Not for Ourselves Alone

Not for Ourselves Alone

The Story of Elizabeth Cady Stanton & Susan B. Anthony

Video Cassette - 1999
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This episode contrasts the lives and character of these two women whose friendship forged a great social change. It tells of their first meeting during an abolitionist gathering, the organization of the Seneca Falls convention, their success in the passing of the New York Married Women's Property Act and their legislative setbacks after the Civil War when amendments were made to the constitution guaranteeing suffrage to former slaves but not to women.
Publisher: [United States]: PBS , 1999
Characteristics: 1 online resource (2 video files (approximately 210 min.)) : sd., col
video file
Additional Contributors: hoopla digital


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Feb 07, 2017

It's good to understand the work women did in order to gain the right to vote. This documentary is three hours long and kept my interest the whole time and made me want to learn even more about the Suffrage Movement. This would be a good one to watch with your daughters as they approach adulthood so they realize how important it is for them to vote.

Dec 29, 2013

This is excellent. I knew little to nothing about this piece of our history going in. Ken Burns tells such an engaging and important story- in his characteristic lush visual way as only Burns and Associates can. The soundtrack too is original and gorgeous.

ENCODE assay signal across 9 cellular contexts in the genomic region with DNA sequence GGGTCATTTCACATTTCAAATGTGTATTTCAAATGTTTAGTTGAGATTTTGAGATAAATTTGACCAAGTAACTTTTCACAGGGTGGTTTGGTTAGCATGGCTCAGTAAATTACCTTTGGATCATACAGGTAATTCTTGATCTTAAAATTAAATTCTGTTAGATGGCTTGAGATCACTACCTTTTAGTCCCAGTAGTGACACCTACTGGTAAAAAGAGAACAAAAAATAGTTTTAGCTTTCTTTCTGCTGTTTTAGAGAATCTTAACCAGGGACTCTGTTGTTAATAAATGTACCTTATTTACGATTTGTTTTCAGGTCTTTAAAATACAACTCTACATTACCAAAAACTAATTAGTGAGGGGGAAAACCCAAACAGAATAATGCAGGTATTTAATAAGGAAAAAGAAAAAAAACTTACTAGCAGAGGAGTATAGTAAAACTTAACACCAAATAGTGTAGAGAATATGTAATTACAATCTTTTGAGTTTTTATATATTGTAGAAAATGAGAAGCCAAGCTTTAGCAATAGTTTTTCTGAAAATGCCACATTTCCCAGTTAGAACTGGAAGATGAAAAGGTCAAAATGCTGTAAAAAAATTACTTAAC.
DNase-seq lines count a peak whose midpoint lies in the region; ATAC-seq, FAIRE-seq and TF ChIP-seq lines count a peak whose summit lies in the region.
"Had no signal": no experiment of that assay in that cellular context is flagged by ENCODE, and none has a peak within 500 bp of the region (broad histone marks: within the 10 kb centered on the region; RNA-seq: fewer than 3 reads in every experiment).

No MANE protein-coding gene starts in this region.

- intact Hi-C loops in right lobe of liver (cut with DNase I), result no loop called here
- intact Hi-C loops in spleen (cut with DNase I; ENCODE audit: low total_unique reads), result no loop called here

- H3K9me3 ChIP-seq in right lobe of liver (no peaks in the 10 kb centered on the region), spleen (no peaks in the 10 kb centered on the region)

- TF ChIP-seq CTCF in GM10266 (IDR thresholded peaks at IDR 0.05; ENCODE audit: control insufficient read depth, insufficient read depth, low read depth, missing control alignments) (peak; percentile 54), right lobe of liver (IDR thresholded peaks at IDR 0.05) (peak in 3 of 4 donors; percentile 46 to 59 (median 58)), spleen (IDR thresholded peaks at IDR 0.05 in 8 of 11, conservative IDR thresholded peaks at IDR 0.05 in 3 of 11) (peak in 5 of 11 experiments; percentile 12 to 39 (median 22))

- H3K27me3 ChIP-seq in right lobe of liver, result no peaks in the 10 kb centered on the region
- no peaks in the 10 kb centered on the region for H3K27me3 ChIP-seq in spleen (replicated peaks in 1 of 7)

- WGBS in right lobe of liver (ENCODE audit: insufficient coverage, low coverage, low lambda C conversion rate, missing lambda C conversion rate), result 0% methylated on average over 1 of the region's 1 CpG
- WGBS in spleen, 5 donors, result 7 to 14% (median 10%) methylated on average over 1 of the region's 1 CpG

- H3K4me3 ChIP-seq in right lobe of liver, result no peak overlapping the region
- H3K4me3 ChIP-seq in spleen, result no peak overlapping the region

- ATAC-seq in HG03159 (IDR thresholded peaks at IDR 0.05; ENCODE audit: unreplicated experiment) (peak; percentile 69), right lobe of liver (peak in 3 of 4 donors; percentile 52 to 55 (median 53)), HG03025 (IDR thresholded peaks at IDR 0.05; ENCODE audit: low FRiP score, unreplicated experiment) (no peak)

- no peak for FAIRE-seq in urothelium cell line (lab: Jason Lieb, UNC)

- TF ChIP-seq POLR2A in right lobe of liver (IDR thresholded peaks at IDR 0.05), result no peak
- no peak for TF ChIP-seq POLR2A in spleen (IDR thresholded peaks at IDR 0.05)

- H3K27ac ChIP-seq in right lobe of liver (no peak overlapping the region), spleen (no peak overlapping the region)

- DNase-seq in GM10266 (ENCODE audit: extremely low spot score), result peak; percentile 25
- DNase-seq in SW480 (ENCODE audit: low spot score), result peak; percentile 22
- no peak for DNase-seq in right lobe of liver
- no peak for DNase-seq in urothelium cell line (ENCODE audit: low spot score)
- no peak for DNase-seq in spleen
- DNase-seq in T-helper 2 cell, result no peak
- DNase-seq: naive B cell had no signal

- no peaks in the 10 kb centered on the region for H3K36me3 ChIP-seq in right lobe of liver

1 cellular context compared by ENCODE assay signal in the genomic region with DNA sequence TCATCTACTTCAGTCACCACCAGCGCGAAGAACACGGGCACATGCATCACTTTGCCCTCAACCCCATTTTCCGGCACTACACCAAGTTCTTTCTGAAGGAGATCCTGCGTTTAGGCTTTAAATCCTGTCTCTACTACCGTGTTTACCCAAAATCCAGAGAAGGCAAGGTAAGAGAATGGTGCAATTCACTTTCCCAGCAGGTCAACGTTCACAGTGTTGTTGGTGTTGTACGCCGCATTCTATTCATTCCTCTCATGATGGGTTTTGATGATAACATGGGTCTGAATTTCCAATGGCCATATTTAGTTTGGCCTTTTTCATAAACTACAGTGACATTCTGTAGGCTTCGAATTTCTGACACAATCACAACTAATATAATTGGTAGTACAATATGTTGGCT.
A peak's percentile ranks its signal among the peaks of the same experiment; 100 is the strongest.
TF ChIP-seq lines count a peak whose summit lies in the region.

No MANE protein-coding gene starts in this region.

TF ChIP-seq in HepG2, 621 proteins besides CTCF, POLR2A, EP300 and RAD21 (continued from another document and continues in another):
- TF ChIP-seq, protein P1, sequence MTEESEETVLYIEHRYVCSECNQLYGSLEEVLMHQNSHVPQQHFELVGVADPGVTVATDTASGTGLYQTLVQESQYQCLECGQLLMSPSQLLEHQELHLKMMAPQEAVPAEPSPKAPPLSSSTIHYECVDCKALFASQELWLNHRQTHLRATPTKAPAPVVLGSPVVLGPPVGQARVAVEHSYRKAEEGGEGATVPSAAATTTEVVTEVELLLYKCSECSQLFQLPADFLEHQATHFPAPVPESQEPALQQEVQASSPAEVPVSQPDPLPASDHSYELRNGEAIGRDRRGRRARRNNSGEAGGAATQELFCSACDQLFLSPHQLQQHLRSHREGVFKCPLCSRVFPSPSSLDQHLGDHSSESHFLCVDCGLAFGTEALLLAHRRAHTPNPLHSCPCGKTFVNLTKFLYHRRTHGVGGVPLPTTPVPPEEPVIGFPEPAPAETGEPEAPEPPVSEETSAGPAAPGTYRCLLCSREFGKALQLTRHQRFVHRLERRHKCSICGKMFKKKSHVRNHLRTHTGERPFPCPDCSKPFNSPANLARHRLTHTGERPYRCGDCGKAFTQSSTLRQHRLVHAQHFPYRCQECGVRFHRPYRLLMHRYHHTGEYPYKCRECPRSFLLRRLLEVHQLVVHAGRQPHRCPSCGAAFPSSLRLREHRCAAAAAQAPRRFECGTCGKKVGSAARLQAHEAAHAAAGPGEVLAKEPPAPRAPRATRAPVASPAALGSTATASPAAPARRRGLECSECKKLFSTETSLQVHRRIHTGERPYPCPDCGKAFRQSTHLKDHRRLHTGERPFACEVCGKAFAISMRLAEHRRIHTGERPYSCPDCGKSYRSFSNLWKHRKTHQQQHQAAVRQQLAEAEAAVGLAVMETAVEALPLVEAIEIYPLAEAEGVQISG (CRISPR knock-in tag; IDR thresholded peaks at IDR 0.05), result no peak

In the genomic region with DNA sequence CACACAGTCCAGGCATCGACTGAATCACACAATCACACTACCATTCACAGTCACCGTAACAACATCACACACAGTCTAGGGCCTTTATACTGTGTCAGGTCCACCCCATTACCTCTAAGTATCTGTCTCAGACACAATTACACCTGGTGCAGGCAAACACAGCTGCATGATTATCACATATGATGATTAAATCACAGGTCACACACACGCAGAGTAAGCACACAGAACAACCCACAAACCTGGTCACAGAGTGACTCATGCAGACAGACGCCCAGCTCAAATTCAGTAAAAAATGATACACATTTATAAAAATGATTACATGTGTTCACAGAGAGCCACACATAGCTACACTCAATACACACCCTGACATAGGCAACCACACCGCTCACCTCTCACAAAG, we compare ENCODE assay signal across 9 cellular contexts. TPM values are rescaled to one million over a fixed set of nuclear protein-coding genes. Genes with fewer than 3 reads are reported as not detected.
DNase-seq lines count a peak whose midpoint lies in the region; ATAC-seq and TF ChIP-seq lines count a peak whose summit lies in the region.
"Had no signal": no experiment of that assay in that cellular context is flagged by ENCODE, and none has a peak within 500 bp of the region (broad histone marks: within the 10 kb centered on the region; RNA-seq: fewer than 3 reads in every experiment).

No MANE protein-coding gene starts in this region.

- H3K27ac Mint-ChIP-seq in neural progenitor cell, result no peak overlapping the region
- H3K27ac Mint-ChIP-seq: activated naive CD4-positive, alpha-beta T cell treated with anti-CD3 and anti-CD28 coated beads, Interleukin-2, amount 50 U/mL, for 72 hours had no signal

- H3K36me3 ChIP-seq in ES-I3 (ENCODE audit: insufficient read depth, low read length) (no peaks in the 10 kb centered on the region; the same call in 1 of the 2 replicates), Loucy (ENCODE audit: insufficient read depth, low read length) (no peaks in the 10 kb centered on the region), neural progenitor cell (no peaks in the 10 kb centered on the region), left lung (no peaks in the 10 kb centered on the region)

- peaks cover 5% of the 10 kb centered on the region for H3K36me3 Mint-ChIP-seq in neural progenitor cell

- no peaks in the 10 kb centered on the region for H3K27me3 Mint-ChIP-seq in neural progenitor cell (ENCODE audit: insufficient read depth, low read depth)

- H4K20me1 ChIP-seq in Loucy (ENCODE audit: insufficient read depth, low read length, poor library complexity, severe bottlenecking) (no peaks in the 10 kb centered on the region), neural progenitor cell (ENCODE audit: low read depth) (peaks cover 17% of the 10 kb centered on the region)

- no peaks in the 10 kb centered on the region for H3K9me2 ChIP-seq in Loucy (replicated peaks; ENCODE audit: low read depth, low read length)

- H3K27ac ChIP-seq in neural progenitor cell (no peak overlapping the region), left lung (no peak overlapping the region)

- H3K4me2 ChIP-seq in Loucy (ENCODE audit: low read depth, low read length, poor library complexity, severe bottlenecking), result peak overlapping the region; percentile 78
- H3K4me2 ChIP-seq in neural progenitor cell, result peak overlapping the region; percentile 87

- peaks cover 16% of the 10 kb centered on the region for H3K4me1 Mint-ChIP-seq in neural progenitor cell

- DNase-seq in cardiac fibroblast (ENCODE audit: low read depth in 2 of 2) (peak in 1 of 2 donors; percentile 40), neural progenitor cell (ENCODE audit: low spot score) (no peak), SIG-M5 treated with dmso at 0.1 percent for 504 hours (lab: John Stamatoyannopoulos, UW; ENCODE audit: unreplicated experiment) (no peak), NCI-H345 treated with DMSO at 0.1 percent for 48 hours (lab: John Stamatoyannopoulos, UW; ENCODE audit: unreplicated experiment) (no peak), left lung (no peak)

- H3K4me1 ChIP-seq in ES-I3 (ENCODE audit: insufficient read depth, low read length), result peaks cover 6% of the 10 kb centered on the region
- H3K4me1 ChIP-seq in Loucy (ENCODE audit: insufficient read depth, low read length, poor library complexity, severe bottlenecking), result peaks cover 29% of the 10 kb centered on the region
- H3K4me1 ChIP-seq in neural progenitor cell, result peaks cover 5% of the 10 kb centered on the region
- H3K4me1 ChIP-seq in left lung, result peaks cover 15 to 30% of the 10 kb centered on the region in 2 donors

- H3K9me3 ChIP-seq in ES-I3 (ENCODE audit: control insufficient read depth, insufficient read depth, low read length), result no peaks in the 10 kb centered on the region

We cannot even imagine lives lived like womens' and other "non-citizens" before sufferage (which ironically did not fully occur until 150 years after our United States' "Declaration of Independence"). Countless freedoms we enjoy today (by both genders) were pioneered and eventually won by these true and unflagging patriots. One example: imagine a time in which an abused wife of a violent alcoholic was barely able to obtain a divorce at all. And, if she did -she was forced to leave her sons and daughters with their "property holder" -generally the husband /perpetrator - since wives and children were not legally persons, but legal property. This was the case for another 50 years- even beyond emancipation of slaves in the 1860s. If you watch this, you will never again take for granted the one thing that did and can still have the power to change all of our lives for the better - the right to vote.

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